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In Praise of Toni Morrison’s Enduring Legacy

In collaboration with the Center for Black Literature at Medgar Evers College, CUNY, we hosted an evening of readings, music, reflection, and gratitude in celebration of the life and legacy of Toni Morrison.

Music by Craig Harris, Vincent Chancey, Jay Rodriguez, Omar Kabir, Richard Fairfax, Lee Odom, and Peter Lin.

Readings from her work by Dr. Brenda Greene, Kia Corthron, Nicole Dennis-Benn, Rachel Eliza Griffiths, Keisha-Gaye Anderson, Tyehimba Jess, Glory Edim, Monique Truong, Simeon Marsalis, Idra Novey, De’Shawn Charles Winslow, Regina Porter, Mahogany L. Browne, Mariam Bazeed, and Tiphanie Yanique.

The event was held at The Center for Fiction at 15 Lafayette Avenue, Brooklyn at 7pm on Wednesday, August 14th.

Toni Morrison Remembered

Click below for an interview with Erroll McDonald, Chair of the Board of Directors of The Center for Fiction, about Morrison’s legacy, her love of the music, and Wednesday’s tribute.


    The Center for Black Literature at Medgar Evers College, CUNY

    The Center for Black Literature at Medgar Evers College, CUNY

    Founded in 2003, the mission of the Center for Black Literature at Medgar Evers College, CUNY (CBL) is to expand, broaden, and enrich the public’s knowledge and aesthetic appreciation of Black literature. The Center is a nationally respected resource for Black writers and the general public to study the literature of people from the African Diaspora. It is the only center devoted to this in the country. The Center was also established to institutionalize the National Black Writers Conference (NBWC), founded by John Oliver Killens in 1986 at Medgar Evers College.

    To achieve its core mission, CBL partners with local high schools, Medgar Evers College, as well as with literary, community, and cultural arts organizations nationwide. With our partners, we present public and academic programs to youth, high school students, college students, and the public. Our offerings include author readings, literary workshops, writer retreats, conferences, symposia, and a biennial journal.

  • Stairwell Toni Morrison

    Toni Morrison

    February 18, 1931 – August 5, 2019

    Toni Morrison

    February 18, 1931 – August 5, 2019

    “Toni always maintained that every one of her novels is a love story. Perversely, I enjoy the difficult pleasure of regarding her body of work as comprising an encyclopedia of love. Even as she fearlessly confronted its intricacies, complexities and ironies, she was never one to idealize it. Often I find myself brooding on this passage — a keen, if brutal, observation toward the end of The Bluest Eye: ‘Love is never any better than the lover. Wicked people love wickedly, violent people love violently, weak people love weakly, stupid people love stupidly, but the love of a free man is never safe. There is no gift for the beloved. The lover alone possesses his gift of love.’ Here is as bracing a thought as I know.”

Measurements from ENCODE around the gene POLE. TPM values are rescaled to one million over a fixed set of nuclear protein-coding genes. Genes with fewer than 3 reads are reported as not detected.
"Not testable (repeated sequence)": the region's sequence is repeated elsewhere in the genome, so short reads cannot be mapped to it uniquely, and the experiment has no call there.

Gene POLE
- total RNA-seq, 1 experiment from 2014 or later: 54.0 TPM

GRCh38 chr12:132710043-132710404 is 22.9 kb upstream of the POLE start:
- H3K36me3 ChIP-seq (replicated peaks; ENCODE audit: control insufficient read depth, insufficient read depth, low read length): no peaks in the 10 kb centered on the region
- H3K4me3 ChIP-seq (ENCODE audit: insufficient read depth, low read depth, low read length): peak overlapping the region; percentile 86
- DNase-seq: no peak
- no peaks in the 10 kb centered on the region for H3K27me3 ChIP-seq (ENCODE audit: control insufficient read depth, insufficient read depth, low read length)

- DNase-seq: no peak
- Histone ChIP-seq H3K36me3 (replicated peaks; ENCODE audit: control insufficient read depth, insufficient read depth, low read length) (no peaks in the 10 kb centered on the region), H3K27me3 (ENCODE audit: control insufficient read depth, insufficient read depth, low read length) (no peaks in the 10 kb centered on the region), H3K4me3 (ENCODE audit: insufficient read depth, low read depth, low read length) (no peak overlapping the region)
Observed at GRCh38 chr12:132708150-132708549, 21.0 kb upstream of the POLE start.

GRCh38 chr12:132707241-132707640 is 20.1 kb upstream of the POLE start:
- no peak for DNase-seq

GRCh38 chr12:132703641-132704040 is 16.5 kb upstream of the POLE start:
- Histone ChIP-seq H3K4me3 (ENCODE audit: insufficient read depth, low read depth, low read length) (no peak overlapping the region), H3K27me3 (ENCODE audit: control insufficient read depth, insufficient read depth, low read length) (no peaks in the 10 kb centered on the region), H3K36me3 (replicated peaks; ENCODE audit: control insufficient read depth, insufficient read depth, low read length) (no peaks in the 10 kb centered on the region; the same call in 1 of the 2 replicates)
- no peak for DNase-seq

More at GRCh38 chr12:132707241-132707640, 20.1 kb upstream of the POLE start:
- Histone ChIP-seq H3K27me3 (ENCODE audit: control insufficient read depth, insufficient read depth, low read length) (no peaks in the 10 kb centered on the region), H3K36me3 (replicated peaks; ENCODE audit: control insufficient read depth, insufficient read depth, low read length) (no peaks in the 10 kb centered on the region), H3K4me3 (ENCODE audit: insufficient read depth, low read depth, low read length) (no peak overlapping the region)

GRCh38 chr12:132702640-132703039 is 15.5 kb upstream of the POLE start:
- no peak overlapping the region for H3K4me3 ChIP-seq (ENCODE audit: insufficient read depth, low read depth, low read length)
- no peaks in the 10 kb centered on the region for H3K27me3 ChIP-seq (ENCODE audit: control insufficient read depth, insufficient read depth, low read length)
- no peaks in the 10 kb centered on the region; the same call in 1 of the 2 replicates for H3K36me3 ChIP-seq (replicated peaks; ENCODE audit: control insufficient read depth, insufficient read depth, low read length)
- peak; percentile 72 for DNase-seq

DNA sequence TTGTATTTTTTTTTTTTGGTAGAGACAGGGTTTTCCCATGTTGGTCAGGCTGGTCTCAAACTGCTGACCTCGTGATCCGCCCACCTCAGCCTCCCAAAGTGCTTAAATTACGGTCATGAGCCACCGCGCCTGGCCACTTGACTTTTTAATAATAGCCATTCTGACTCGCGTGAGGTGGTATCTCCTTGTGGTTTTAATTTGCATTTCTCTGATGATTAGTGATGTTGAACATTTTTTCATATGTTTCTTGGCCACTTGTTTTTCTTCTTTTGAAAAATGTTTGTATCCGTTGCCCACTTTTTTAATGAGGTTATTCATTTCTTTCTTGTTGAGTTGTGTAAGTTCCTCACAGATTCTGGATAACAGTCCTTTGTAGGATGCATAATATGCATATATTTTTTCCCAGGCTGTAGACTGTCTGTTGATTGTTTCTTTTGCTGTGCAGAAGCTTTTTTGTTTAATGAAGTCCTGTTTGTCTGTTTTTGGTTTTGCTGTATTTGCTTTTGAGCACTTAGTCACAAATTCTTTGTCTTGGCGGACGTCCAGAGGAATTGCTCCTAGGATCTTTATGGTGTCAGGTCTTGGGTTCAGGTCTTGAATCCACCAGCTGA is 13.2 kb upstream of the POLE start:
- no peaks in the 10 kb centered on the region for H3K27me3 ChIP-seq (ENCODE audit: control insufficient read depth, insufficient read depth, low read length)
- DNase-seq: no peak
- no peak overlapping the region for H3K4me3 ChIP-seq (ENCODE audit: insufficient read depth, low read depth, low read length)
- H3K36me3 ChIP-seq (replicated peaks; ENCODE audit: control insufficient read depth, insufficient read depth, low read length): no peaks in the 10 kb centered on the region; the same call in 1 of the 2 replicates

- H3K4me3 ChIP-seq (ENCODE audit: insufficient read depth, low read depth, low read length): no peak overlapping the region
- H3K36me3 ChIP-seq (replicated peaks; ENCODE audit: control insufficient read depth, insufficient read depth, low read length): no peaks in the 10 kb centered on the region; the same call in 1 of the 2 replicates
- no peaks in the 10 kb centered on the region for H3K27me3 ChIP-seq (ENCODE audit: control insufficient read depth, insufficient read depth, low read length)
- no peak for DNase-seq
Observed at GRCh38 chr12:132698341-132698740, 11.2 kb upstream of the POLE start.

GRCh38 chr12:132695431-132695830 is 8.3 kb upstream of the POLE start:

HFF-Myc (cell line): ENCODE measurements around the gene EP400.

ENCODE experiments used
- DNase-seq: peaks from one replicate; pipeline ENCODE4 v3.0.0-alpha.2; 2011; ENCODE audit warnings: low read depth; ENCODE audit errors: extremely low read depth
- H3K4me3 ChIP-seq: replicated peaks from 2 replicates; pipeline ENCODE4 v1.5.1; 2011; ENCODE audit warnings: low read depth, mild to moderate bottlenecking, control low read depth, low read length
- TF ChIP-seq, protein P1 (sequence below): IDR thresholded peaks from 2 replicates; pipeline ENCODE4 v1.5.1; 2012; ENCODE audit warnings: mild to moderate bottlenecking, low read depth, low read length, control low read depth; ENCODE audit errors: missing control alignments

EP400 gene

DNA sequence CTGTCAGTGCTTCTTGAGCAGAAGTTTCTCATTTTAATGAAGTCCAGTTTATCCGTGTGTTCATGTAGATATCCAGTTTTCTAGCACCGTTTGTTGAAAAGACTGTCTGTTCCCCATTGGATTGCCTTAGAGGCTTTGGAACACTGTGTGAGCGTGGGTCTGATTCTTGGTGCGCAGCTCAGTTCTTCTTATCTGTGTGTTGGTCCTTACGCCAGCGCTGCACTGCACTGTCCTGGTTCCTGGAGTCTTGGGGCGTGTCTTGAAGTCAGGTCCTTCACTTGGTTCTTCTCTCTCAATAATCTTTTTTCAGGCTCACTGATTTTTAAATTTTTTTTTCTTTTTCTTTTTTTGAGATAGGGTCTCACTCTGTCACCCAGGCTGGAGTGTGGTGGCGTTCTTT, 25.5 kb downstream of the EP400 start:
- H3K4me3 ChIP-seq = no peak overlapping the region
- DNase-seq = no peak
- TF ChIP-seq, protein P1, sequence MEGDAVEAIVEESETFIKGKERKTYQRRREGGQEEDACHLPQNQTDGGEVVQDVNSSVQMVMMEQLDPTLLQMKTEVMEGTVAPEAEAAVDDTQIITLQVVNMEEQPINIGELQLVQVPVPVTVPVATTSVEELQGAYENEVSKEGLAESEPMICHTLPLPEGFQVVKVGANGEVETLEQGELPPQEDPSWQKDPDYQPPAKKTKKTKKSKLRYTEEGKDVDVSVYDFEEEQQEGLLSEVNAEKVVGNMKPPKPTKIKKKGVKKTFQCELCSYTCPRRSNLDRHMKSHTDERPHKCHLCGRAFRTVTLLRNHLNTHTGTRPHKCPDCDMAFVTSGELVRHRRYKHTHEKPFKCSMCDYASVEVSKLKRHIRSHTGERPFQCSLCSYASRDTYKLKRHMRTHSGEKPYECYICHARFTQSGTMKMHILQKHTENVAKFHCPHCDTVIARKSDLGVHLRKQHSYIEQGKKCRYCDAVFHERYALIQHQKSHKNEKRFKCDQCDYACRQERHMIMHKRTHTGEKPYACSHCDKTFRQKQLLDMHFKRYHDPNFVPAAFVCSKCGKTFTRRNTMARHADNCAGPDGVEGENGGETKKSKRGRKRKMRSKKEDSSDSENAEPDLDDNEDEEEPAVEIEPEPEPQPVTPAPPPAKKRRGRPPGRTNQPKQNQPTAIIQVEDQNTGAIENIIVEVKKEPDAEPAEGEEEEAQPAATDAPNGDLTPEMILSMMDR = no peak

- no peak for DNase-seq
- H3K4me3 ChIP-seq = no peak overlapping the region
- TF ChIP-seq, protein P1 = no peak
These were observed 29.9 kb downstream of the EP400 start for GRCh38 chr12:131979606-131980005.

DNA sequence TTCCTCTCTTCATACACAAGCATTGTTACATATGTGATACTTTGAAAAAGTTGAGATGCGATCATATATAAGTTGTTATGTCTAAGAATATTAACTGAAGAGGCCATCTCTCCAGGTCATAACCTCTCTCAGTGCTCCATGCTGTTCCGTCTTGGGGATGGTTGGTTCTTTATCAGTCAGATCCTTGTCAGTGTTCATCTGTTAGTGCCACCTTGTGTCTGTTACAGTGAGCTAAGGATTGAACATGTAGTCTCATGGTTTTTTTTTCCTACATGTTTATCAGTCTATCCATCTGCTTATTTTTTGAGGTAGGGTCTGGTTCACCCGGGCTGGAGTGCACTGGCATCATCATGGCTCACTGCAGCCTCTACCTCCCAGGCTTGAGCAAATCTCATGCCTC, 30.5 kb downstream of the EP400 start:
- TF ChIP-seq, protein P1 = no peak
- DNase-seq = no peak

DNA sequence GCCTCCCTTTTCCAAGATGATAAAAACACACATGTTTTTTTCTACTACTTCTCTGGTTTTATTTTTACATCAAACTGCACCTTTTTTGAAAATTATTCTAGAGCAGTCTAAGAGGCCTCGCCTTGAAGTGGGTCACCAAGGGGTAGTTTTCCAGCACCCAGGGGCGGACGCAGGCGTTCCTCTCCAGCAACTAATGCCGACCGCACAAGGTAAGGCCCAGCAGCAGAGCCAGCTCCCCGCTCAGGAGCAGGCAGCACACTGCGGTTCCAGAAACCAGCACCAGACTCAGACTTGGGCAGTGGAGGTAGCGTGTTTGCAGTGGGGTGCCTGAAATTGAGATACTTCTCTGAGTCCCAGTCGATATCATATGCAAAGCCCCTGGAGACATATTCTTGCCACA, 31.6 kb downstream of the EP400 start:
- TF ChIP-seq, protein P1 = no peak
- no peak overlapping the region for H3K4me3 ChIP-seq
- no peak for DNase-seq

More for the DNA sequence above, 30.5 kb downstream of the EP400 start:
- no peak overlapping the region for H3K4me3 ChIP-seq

Erroll McDonald, Vice President and Executive Editor at Alfred A. Knopf

    “Toni Morrison wrote to us again and again, exhorting our beauty, making us grapple with our pain, reaffirming our humanity. Her every word a caress, her every sentence an embrace, her every paragraph, a cupping of her hands around our faces that said: I know you, I see you, we are together. She loved us when we prayed and sang and made love and danced. She loved us when we lied and sliced throats and disowned our children. She loved us at our best and our broken. She called us forth in her pages and made us experience and understand ourselves with kindness, with deeper knowing of all we had survived, all we had not, all we had made, all we had unmade, all we had become, all we could be. How she knew us! How she sang us to the world! And now that she is gone, how we weep for our Beloved!”

    Jesmyn Ward

    “Toni Morrison once told me a story about going on Oprah for the first time. When she arrived at the studio she was told that the format of the show had been somewhat changed from what she had been led to expect. She raised this with Oprah, who replied, with a big smile, ‘Yes, Toni, but I rule.’ Toni said, ‘I had never heard any woman speak that way, let alone a black woman.’ As we mourn the loss of this giant of American literature, we can agree that Toni Morrison, too, ruled. She led and we followed, and she showed us the beauty of the language, and the power that was unleashed when that beauty was allied to a great heart and a ferocious mind.

    For me, it was Song of Solomon, back in 1977. From its first words (‘The fathers may soar / And the children may know their names’), the story of Milkman Dead and Guitar had me in thrall. Later, in 1992, I interviewed her for British television when she had just published Jazz. In that program Cornel West put her on the level of Melville and Faulkner. A. S. Byatt called her the equal of Dostoevsky, George Eliot and Thomas Mann. She spoke to me about jazz as a metaphor for black lives, their improvisational nature, their brilliance and the hard work that took. And perhaps this is a thing to say about her today as we grieve: that as well as Faulkner and Dostoevsky, she was also the peer of Ella and Miles.”

    Salman Rushdie